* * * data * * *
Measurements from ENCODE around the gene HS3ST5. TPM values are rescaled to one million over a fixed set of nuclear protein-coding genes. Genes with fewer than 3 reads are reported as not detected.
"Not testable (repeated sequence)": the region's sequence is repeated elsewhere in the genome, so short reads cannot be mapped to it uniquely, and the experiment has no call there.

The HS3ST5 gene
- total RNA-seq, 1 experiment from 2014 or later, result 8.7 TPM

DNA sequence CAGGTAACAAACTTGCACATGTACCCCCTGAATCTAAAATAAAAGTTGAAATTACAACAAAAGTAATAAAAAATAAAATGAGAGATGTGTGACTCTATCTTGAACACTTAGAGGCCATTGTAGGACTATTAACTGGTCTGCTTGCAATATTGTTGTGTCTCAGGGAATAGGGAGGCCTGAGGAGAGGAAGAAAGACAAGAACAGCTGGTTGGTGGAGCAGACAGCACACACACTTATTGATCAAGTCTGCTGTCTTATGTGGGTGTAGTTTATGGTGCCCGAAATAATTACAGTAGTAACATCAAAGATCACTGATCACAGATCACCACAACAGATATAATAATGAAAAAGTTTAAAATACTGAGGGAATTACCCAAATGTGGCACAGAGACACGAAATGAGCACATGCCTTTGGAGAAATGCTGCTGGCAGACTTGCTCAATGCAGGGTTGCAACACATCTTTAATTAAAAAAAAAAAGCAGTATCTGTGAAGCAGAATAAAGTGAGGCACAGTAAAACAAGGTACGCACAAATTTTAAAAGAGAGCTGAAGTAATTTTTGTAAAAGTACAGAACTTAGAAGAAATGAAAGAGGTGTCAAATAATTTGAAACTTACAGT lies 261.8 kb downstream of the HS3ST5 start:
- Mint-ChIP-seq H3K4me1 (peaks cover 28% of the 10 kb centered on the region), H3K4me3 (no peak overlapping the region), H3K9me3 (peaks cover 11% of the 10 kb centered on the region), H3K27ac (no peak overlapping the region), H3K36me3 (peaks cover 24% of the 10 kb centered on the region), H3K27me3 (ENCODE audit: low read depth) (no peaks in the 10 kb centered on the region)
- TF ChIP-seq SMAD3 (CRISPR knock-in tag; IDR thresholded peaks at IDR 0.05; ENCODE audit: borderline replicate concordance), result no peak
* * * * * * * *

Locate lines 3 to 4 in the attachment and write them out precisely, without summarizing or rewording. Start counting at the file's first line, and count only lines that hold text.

The HS3ST5 gene
- total RNA-seq, 1 experiment from 2014 or later, result 8.7 TPM